The British Government is practically out of the equation and neither the British Parliament nor the people have, under this agreement, the legal right to hinder the achievement of Irish unity if it had the agreement of the people of the North and the South. Our nation is and will remain a nation of 32 counties. Antrim and Down are and will remain a part of Ireland, just like any county in the South.  On both sides of the Irish border, a referendum (similar to Brexit, but certainly not Brexit) was held, during which the people could decide whether or not they wanted the deal. Political parties in Northern Ireland, which endorsed the agreement, were also invited to consider the creation of an independent advisory forum, with members of civil society with social, cultural, economic and other expertise, and appointed by both administrations. In 2002, a framework for the North-South Consultation Forum was agreed, and in 2006 the Northern Ireland Executive agreed to support its establishment. The agreement reaffirmed its commitment to “mutual respect, civil rights and religious freedoms for all in the community.” The multi-party agreement recognised “the importance of respect, understanding and tolerance with regard to linguistic diversity”, in particular with regard to the Irish language, the Ulster Scots and the languages of other ethnic minorities in Northern Ireland, “all of which are part of the cultural richness of the island of Ireland”. The idea of the agreement was to get the two sides to work together in a group called the Northern Ireland Assembly. The Assembly would take certain decisions taken previously by the British Government in London. The two main political parties in the deal were the Ulster Unionist Party (UUP), led by David Trimble, and the Social Democratic and Labour Party (SDLP) led by John Hume. The two leaders together won the Nobel Peace Prize in 1998. The other parties involved in a deal were Sinn Féin, the Alliance Party and the Progressive Unionist Party. The Democratic Unionist Party (DUP), which later became the largest unionist party, did not support the deal.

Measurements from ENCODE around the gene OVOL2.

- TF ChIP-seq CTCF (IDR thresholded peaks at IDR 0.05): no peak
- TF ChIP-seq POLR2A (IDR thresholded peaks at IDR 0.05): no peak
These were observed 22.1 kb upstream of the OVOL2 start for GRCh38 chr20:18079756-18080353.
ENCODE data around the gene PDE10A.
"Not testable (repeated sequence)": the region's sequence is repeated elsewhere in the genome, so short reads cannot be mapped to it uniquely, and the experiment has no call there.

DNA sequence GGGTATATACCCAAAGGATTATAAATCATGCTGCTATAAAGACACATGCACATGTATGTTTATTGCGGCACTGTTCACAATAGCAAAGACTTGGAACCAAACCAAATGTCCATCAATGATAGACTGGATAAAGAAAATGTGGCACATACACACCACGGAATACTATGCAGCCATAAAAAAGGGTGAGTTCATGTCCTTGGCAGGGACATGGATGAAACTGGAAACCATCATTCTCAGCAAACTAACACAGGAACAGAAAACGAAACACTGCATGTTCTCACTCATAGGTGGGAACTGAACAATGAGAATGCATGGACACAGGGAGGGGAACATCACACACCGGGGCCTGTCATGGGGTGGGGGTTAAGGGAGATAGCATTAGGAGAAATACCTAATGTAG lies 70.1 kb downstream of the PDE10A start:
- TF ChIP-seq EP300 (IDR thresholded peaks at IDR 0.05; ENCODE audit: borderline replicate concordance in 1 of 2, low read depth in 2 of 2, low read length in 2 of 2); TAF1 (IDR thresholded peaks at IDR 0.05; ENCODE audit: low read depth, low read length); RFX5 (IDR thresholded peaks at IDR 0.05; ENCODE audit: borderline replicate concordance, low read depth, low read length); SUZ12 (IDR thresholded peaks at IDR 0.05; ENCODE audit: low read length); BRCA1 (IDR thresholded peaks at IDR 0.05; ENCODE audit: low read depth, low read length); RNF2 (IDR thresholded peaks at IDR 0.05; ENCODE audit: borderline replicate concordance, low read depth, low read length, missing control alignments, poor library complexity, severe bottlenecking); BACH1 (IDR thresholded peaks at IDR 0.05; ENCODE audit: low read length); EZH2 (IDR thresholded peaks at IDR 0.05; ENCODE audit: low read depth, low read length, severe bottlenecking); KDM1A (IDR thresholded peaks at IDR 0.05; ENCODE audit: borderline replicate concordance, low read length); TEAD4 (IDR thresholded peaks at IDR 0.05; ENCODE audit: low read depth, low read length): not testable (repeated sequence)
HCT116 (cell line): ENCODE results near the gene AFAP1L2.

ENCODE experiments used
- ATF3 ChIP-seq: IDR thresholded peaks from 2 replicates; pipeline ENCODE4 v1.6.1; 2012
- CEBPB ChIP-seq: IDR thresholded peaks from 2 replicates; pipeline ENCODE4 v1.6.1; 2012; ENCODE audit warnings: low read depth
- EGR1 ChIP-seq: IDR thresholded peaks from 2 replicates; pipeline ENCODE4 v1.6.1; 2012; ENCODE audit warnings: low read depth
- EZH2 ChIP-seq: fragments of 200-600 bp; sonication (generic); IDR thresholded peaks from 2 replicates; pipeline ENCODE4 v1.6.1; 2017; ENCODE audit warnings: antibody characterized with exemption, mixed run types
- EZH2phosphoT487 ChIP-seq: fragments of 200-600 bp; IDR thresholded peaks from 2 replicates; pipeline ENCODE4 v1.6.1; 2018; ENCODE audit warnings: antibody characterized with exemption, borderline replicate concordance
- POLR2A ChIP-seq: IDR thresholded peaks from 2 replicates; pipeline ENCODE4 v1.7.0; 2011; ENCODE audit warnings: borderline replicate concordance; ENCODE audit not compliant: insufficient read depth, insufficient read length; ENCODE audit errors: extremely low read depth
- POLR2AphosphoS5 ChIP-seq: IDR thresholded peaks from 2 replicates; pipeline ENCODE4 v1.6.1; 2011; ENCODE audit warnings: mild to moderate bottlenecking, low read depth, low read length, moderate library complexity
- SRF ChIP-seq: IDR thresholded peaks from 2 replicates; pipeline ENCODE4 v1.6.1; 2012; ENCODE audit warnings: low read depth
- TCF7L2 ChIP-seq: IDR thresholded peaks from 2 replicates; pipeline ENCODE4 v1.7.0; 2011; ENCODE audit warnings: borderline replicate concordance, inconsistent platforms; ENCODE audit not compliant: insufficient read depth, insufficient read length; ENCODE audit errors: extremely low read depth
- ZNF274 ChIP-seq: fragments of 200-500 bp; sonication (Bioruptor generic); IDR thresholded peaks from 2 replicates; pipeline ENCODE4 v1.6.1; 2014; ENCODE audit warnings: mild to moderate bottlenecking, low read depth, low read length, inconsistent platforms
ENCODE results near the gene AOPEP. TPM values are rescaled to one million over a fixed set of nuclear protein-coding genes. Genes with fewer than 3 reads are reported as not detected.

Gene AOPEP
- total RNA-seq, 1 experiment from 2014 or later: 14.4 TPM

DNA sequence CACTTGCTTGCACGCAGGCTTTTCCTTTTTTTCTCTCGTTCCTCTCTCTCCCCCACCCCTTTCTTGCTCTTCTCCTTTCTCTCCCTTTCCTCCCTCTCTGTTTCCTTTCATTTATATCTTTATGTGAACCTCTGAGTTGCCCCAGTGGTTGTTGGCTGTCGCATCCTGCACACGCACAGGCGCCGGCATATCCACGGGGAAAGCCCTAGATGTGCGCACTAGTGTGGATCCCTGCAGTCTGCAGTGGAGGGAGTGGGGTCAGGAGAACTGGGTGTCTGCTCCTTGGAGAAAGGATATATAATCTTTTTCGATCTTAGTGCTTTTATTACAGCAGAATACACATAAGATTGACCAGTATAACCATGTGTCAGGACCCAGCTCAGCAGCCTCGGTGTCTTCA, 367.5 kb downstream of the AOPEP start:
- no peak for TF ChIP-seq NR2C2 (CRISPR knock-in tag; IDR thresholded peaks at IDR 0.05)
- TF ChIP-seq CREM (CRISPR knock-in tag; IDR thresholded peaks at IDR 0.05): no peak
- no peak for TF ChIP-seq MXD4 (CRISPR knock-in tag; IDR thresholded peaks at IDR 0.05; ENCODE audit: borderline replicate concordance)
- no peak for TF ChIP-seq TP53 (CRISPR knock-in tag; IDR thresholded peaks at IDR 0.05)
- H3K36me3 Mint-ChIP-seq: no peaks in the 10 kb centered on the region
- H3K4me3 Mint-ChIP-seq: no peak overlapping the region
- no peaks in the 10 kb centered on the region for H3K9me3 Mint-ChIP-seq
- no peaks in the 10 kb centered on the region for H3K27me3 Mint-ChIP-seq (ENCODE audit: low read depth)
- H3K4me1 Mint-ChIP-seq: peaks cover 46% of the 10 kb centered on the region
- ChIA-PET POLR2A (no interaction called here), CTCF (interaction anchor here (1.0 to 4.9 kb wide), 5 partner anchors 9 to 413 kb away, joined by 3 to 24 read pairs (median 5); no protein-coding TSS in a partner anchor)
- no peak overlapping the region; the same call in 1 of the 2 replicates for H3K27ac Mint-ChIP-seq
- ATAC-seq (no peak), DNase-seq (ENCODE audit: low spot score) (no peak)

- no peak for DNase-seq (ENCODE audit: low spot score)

She left the talks when Sinn Féin and the loyalist parties joined because the Republican and loyalist paramilitary weapons had not been downgraded. . . .